Just in time for the five-year anniversary of Bernard Madoff’s arrest at his apartment on the Upper East Side of Manhattan comes word of yet another eye-popping fine for JPMorgan Chase.
In this case, the bank has tentatively agreed to pay around $2 billion to resolve claims that it ignored signs of illegal activity on the part of Madoff, its former client, who is currently serving a 150-year prison sentence for running a $50 billion Ponzi scheme. The resolution of the case would involve a deferred prosecution agreement, in which the bank would agree to the government’s allegations and pledge to make changes to prevent something similar from happening in the future, in exchange for avoiding criminal indictment, which would be crippling for any bank.
The negotiations are close to complete, according to the New York Times, and the final agreement could be announced by the end of the year. Half of the $2 billion would consist of a fine, and some portion of the rest would go toward compensating Madoff’s victims. This comes less than a month after JPMorgan agreed to a record-setting $13 billion settlement with the Justice Department to resolve investigations into sales of mortgage securities in the runup to the financial crisis. That was the largest sum ever extracted from a single company, the government boasted at the time.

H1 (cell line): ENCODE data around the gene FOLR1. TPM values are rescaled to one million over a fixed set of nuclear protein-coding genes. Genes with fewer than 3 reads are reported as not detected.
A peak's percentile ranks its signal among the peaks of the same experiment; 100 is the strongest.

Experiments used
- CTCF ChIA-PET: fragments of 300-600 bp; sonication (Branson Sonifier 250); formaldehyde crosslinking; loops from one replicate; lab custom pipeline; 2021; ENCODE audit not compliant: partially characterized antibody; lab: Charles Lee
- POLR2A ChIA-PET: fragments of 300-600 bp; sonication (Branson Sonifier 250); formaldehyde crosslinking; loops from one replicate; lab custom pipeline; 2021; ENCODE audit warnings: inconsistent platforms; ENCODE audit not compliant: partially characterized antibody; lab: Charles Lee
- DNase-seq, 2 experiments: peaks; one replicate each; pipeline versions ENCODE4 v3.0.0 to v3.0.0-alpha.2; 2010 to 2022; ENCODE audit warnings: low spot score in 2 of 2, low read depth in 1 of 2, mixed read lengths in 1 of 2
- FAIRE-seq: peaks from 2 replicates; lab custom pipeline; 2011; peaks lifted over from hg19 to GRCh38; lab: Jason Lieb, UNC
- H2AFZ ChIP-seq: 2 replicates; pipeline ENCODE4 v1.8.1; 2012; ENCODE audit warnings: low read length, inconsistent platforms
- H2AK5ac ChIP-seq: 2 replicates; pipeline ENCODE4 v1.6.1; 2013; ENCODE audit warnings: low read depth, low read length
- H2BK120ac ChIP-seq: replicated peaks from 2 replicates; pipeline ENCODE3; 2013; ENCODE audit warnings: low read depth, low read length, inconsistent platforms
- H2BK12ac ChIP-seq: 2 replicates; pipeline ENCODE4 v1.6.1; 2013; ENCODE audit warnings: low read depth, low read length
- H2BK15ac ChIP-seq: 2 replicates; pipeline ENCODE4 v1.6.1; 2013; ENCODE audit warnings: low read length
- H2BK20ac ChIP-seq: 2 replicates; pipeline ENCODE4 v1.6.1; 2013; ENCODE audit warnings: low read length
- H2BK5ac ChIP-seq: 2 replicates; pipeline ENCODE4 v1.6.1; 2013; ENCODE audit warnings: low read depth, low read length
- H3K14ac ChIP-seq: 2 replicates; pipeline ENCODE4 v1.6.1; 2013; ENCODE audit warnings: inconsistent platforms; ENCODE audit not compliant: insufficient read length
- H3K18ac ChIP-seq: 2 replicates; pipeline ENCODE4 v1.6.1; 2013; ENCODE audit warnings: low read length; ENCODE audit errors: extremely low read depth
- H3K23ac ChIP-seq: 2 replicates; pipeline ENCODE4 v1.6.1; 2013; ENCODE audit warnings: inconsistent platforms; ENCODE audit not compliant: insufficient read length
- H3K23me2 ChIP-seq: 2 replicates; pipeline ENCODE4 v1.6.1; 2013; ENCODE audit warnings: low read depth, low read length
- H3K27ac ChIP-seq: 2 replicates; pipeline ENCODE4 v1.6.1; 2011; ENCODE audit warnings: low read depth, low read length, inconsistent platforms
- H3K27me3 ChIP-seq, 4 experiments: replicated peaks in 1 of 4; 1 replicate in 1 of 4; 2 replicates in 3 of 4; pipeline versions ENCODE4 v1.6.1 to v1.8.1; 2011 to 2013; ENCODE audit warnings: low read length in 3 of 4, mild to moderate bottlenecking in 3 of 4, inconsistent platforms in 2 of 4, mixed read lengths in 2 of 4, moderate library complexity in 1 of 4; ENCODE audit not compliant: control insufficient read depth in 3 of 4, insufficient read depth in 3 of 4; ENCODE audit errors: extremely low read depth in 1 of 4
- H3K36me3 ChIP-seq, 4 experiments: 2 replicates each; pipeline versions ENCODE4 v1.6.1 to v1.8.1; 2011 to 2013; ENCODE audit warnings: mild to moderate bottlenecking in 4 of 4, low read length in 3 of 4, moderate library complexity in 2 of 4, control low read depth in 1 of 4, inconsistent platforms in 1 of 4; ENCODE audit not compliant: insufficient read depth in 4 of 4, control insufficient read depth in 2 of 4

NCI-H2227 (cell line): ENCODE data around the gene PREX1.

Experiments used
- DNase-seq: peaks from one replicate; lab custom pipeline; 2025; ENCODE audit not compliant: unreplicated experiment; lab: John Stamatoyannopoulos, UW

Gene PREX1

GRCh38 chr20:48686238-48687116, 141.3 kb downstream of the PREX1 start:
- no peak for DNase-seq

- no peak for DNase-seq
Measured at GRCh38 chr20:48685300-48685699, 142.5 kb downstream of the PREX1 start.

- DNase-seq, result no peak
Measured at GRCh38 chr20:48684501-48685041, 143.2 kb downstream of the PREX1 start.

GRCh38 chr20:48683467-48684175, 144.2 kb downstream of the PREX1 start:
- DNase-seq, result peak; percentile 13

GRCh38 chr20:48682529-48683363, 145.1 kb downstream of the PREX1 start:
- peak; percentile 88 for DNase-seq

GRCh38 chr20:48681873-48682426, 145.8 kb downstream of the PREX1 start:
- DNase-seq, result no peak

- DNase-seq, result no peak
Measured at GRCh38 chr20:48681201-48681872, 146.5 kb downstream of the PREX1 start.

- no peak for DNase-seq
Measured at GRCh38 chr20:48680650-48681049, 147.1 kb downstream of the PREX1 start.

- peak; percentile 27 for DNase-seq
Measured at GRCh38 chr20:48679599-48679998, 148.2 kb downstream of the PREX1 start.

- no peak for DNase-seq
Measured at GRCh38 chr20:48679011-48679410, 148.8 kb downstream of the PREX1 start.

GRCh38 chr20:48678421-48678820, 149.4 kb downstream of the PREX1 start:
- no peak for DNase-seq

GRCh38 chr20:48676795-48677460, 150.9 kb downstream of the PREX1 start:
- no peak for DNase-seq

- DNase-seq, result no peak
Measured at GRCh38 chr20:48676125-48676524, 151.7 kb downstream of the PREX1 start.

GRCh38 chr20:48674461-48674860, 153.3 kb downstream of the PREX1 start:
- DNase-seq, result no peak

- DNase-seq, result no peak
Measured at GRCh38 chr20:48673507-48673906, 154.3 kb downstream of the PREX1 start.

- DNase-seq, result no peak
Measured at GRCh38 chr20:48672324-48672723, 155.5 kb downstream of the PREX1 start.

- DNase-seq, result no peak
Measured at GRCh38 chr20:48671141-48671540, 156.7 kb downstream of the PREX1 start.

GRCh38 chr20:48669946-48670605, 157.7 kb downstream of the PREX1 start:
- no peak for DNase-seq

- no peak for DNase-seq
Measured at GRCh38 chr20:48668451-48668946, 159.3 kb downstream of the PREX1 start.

The Madoff case is another record—it’s the first time a deferred prosecution has been used with a major Wall Street firm. The idea was floated over the summer by SAC Capital’s Steven Cohen, who was hoping to avert criminal charges against his hedge fund, which was being investigated for insider trading. Cohen wasn’t so lucky, and SAC was indicted in July. In JPMorgan’s case, a criminal indictment against the company could have sent shock waves through the financial system. JPMorgan has previously said that it acted in good faith in its dealings with Madoff.
In a recent SEC filing, the bank enumerated eight different investigations into its business that are under way at the Justice Department, including probes of its hiring practices in Asia and its energy trading unit, in addition to Madoff and the recently-settled mortgage cases. So JPMorgan shareholders should expect to continue sending money to the government for some time to come.